Episode 2 (Part 2) Call of Cthulhu RPG Micro-Grog Pod

Screen Shot 2015-10-13 at 21.57.59

This is a supplement to the Second Episode of The GROGNARD RPG Files – Call of Cthulhu.

Download Episode

RSS Feed

GAMESMASTER’S SCREEN

Behind the screen I have a table of Call of Cthulhu supplements. I’m joined by Judge Blythy who rolls the 1D100 to select 5 for detailed discussion.

ED’S BARGAIN SHED

Ed, The Armchair Adventurer’s Chief bargain-hunter provides an e-Bay price index for the supplements under discussion.

POSTBAG

A selection from listener comments, including a fascinating look at The Lovecraft Variant – an early Cthulhu adaptation for Tunnels and Trolls.

Follow me on Twitter @theGROGNARDfile

Vicari-Con 2015

Thirty years ago I went to Dragonmeet Convention in that there fancy London. I’d only just turned 17, so it was a big deal that I’d managed to organise the trip myself. My parents were surprised, given that I was struggling with the most rudimentary tasks, such as “picking up socks from the floor.” Planning the journey involved travelling to Manchester to buy the tickets from Games Workshop – there was no online agent – I handed over the cash to the guy at the counter with an air of sophisticated superiority, as if I was joining a private members club. He explained that there were no spaces on their specially chartered charabanc so I would have to arrange for my own transport. No one else from our group was able to come, for various reasons, so it meant I had to travel alone. In order to keep the costs down, I arranged to travel overnight on the National Express with the safe assumption that I would sleep in my seat, ready to wake refreshed and ready to explore the delights of the gaming delectation that would await me in the Royal Agricultural Hall.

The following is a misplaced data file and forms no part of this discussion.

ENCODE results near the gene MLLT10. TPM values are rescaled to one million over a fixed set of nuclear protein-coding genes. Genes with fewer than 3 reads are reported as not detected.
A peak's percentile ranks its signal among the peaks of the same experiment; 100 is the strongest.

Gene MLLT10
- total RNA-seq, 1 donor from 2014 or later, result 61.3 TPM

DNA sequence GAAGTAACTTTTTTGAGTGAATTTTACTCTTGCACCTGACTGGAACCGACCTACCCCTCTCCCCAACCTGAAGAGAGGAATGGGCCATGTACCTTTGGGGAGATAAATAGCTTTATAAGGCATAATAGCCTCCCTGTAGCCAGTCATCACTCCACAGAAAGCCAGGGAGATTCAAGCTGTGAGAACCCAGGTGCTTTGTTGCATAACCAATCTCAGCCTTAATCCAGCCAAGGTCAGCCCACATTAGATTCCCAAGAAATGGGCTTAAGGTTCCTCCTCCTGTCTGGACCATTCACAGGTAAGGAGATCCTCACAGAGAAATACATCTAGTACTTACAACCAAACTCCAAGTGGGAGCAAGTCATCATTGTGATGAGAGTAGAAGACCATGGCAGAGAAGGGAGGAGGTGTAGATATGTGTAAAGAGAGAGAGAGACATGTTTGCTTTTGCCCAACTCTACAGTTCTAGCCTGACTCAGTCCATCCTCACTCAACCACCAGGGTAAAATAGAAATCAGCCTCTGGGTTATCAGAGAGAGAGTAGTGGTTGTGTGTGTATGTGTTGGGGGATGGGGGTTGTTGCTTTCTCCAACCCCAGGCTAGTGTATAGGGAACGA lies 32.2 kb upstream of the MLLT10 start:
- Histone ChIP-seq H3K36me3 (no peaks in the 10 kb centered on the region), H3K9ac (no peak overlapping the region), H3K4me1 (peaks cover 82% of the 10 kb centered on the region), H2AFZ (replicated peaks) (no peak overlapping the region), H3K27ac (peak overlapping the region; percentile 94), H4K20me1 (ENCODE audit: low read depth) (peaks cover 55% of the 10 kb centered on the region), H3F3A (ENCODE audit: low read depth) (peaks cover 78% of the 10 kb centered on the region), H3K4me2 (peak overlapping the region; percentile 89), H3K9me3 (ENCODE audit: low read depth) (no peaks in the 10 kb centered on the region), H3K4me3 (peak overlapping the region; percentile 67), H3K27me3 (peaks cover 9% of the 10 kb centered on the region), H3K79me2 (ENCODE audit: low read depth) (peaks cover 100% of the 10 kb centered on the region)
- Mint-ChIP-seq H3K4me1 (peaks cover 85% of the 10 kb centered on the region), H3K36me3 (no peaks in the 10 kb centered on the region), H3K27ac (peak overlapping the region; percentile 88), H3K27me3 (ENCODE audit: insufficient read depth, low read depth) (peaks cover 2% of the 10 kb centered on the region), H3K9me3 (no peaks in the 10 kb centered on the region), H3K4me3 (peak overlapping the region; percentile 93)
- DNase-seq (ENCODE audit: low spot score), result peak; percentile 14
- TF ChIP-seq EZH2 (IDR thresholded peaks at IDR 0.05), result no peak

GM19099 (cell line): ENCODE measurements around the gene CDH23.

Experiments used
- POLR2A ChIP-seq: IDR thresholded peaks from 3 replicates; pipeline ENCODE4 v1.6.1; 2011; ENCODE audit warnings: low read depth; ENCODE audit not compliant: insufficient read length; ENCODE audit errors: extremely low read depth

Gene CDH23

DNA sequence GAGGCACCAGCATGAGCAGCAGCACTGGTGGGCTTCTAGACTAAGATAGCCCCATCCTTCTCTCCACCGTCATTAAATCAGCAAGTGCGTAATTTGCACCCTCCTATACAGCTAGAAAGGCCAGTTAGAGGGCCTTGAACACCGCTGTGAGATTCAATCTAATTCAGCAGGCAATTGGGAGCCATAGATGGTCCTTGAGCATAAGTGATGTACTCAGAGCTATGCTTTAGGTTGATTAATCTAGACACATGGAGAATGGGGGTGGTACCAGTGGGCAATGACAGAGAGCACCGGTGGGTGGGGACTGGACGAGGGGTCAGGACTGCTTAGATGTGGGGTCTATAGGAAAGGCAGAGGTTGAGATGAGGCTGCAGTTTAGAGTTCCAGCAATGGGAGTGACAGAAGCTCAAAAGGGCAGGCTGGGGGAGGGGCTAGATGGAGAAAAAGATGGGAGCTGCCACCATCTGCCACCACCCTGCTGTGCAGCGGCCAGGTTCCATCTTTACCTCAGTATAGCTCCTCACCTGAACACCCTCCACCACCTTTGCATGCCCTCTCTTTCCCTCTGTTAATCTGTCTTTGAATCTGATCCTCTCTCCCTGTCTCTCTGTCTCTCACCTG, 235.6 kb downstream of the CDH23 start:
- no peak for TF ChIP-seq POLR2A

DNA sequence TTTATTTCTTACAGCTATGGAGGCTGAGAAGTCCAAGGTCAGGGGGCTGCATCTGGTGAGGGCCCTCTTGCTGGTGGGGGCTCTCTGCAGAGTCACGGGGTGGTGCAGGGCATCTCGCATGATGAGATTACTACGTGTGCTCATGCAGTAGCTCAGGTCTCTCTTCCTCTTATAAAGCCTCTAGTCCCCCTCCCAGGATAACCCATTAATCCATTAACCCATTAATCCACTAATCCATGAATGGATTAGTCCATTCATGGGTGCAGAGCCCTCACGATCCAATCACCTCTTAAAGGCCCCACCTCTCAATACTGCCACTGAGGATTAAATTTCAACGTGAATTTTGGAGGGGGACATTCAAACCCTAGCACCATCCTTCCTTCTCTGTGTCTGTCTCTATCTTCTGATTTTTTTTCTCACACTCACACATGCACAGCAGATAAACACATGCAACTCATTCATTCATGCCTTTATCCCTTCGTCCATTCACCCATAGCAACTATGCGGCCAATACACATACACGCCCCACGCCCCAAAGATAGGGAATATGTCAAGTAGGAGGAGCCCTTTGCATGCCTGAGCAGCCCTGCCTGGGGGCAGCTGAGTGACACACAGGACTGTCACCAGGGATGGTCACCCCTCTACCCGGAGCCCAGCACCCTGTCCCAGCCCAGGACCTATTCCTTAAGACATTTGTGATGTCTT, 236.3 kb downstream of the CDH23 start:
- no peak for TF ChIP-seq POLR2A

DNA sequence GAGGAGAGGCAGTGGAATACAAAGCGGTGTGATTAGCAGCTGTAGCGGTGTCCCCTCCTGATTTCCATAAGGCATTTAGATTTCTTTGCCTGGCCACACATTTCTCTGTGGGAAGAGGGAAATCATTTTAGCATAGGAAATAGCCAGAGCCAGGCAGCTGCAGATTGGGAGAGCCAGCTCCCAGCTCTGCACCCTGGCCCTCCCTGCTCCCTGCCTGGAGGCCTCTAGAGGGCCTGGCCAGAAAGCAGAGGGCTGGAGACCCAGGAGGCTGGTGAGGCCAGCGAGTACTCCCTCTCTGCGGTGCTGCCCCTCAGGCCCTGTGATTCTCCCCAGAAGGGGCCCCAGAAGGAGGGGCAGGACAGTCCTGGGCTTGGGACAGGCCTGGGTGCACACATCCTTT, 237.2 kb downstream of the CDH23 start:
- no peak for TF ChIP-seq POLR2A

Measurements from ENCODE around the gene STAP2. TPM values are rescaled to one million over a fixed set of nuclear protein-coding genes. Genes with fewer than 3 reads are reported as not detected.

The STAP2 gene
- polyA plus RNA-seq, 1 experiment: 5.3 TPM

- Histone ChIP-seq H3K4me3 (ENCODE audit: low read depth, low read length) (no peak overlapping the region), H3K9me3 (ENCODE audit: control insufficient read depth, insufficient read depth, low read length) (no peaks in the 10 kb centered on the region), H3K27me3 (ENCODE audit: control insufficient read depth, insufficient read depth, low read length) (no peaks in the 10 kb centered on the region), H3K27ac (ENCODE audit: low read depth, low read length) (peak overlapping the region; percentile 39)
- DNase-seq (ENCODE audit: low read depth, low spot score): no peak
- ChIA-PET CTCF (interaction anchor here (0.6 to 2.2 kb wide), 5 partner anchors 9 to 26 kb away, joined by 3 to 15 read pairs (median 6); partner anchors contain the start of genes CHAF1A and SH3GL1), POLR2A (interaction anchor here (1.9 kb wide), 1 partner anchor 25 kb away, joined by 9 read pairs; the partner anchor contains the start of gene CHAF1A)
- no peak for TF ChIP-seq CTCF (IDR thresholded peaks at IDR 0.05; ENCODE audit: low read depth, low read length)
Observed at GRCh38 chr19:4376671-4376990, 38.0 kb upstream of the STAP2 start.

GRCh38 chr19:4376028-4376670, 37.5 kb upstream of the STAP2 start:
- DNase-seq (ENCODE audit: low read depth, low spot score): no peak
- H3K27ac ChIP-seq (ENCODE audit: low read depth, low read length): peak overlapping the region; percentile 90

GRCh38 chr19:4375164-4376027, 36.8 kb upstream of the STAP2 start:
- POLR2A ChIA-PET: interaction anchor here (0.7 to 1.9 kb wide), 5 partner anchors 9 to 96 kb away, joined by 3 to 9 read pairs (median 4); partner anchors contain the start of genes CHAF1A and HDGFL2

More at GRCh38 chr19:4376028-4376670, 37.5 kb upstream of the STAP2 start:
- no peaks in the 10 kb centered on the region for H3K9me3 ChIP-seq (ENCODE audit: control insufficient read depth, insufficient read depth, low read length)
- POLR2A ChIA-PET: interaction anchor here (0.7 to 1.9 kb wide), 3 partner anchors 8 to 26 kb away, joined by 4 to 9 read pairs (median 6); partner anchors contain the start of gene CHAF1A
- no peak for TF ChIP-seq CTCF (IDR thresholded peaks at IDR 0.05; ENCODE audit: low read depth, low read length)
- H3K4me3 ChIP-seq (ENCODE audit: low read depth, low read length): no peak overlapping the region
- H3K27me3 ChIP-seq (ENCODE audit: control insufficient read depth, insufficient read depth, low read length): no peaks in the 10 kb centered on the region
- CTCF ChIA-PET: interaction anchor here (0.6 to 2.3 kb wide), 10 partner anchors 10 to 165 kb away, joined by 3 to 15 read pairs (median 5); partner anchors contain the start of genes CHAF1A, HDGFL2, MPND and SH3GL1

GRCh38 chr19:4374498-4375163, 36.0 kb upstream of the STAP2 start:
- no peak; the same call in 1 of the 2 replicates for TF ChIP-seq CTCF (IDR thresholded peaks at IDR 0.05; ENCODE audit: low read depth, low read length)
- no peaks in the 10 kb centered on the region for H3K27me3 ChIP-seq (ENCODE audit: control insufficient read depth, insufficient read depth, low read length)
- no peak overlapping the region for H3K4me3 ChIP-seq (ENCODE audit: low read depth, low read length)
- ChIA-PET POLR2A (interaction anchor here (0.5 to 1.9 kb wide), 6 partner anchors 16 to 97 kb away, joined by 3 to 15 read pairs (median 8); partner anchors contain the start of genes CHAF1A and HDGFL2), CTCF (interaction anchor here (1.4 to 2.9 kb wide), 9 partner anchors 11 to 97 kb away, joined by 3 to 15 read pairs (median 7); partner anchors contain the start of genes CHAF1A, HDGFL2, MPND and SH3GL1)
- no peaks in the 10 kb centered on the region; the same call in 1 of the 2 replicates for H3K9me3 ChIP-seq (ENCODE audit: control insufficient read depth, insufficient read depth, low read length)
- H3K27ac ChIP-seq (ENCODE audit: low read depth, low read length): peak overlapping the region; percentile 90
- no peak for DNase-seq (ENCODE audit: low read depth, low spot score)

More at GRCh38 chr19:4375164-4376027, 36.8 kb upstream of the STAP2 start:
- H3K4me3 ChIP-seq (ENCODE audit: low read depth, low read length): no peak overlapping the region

It didn’t work like that. I spent the whole night sat next to an over-weight, old fella, who rubbed his inside legs constantly during the entire journey. The combination of the rasping friction noise and the fear that he would make a move on me while I slept, meant I stayed ‘on watch’ all night. When I arrived bleary-eyed in London at 5am, I wasn’t sure what to do, the convention didn’t open for 5 hours and there was nowhere to go.

I decided to head to Hyde Park and have a lie-down on a park bench. I hadn’t been settled down for long before a police patrol car, cruising through the Park’s pathways stopped. “Where have you come from pal?” asked the copper in a friendly manner, clearly believing that I was a runaway (my sandwiches wrapped in a spotted hanky on the end of stick were an obvious give away.) I did the sensible thing and explained that I’d come to the capital to “Role-Play”. They exchanged glances.

They left me alone, with a few warnings about talking to strangers, and not sleeping on park benches, in case I was taken advantage of in my sleep.tumblr_mz3lumyKsh1r1g40zo1_500

At the convention itself, I spent the entire time in a sleep deprived delirium, walking between tables and stalls in a confused haze. After all the effort of getting there, I wasn’t sure what I was meant to do. It wasn’t like Northern Games Day, that I’d gone to a couple of years before, it was ten times bigger. At Northern Games Day, I’d managed to get into a game of Runequest with an enthusiastic Games Master and 6 other players. I’d never played the game outside of our group (when I say a group, it was me and friend). Playing with other people, for the first time, I realised that we had interpreted some of the rules incorrectly.

There were no games available, so just wandered around, in slow circles with a fixed grin on my face.

In the afternoon, I’d arranged to meet up with a group of players of a PBM, The Gadiators’ Gazette, including the Games Master who had drawn a t-shirt using felt-tip pens, so he could be identifiable in the crowd. Once we’d exchanged stories, we talked excitingly about Call of Cthulhu which was beginning to gain popularity. None of us had managed to bag a game, so we decided to run an impromptu game of CoC off the hoof, with no characters, dice or story. I sat in a corner, drifting in an out of consciousness, while the voices around me merged into a Charlie Brown’s teacher’s drawl.